Similarly, the first time you import someone’s PGP key, it is assumed to be trusted. If at any point in the future GnuPG comes across another key with the same identity, both the previously imported key and the new key will be marked as invalid and you will need to manually figure out which one to keep.

In this guide, we will be using the TOFU trust model.”

[$] An update on GnuPG

Post Syndicated from jake original https://lwn.net/Articles/735840/rss

The GNU Privacy Guard (GnuPG) is one of the
fundamental tools that allows a distributed group to
have trust in its communications. Werner Koch, lead developer of GnuPG,
spoke about it
at Kernel Recipes: what’s in the new 2.2 version, when older versions
will reach their end of life, and how development will proceed going forward.
He also spoke at some length on the issue of best-practice key management
and how GnuPG is evolving to assist. Subscribers can click below for a
report on the talk by guest author Tom Yates.

Security updates for Monday

Post Syndicated from jake original https://lwn.net/Articles/732865/rss

Security updates have been issued by Debian (enigmail, gnupg, libgd2, libidn, libidn2-0, mercurial, and strongswan), Fedora (gd, libidn2, mbedtls, mingw-openjpeg2, openjpeg2, and xen), Mageia (apache-commons-email, botan, iceape, poppler, rt/perl-Encode, samba, and wireshark), and openSUSE (expat, freerdp, git, libzypp, and php7).

Security updates for Thursday

Post Syndicated from jake original https://lwn.net/Articles/732530/rss

Security updates have been issued by Debian (connman, faad2, gnupg, imagemagick, libdbd-mysql-perl, mercurial, and php5), openSUSE (postgresql93 and samba and resource-agents), Oracle (poppler), Scientific Linux (poppler), SUSE (firefox and php7), and Ubuntu (pyjwt).

GnuPG 2.2.0 released

Post Syndicated from corbet original https://lwn.net/Articles/732135/rss

Version 2.2.0 of the GNU Privacy Guard is out; this is the beginning of a
new long-term stable series. Changes in this release are mostly minor, but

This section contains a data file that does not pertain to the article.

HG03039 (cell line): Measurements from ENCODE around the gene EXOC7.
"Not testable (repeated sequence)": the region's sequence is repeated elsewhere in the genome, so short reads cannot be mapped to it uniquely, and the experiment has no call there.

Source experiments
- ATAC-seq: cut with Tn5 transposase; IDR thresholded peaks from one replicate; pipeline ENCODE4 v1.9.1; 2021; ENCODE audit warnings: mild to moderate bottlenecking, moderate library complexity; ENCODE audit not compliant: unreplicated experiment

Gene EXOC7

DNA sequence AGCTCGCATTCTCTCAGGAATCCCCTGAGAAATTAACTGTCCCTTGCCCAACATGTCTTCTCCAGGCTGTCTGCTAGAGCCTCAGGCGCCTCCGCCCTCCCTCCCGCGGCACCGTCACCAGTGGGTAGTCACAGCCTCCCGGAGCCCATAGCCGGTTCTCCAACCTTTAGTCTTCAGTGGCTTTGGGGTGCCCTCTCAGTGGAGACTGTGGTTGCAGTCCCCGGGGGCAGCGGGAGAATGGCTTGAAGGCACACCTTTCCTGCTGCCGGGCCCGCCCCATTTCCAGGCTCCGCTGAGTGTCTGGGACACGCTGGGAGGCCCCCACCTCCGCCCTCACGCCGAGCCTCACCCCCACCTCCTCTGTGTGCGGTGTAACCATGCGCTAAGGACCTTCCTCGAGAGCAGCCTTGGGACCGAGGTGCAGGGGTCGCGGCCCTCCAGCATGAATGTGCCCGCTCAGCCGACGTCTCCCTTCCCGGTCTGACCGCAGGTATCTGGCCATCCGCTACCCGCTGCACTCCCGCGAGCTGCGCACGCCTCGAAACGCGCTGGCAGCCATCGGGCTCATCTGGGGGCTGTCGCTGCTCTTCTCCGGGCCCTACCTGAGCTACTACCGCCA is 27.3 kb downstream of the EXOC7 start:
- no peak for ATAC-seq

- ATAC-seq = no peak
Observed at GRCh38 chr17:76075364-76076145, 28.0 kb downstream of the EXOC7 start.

it does now install as gpg rather than gpg2, and it will
automatically fetch keys from keyservers by default. “Note: this enables keyserver and Web Key Directory operators to
notice when you intend to encrypt to a mail address without having
the key locally. This new behaviour will eventually make key
discovery much easier and mostly automatic.

Security updates for Wednesday

Post Syndicated from ris original https://lwn.net/Articles/729616/rss

Security updates have been issued by Debian (varnish), Fedora (gcc, gcc-python-plugin, libtool, mingw-c-ares, and php-PHPMailer), Red Hat (bash, curl, evince, freeradius, gdm and gnome-session, ghostscript, git, glibc, golang, GStreamer, gtk-vnc, kernel, kernel-rt, libtasn1, mariadb, openldap, openssh, pidgin, postgresql, python, qemu-kvm, qemu-kvm-rhev, samba, tigervnc and fltk, tomcat, and X.org X11 libraries), Slackware (gnupg), and Ubuntu (apache2, lxc, and webkit2gtk).

Libgcrypt 1.8.0 released

Post Syndicated from ris original https://lwn.net/Articles/728287/rss

The GnuPG Project has announced the availability of Libgcrypt 1.8.0.
This is a new stable version of Libgcrypt with full API
and ABI compatibility to the 1.7 series. Its main features are support
Blake-2, XTS mode, an improved RNG, and performance improvements for the
ARM architecture.

GnuPG Crypto Library libgcrypt Cracked Via Side-Channel

Post Syndicated from Darknet original http://feedproxy.google.com/~r/darknethackers/~3/NsgNol1ZoHY/

Some clever boffins including Internet software pioneer djb have gotten libgcrypt cracked via a Side-Channel attack which has to do with the direction of a sliding window carried out in the library. Patches have already been released so update your Linux servers ASAP, even though honestly it seems like a fairly theoretical attack (this…

Read the full post at darknet.org.uk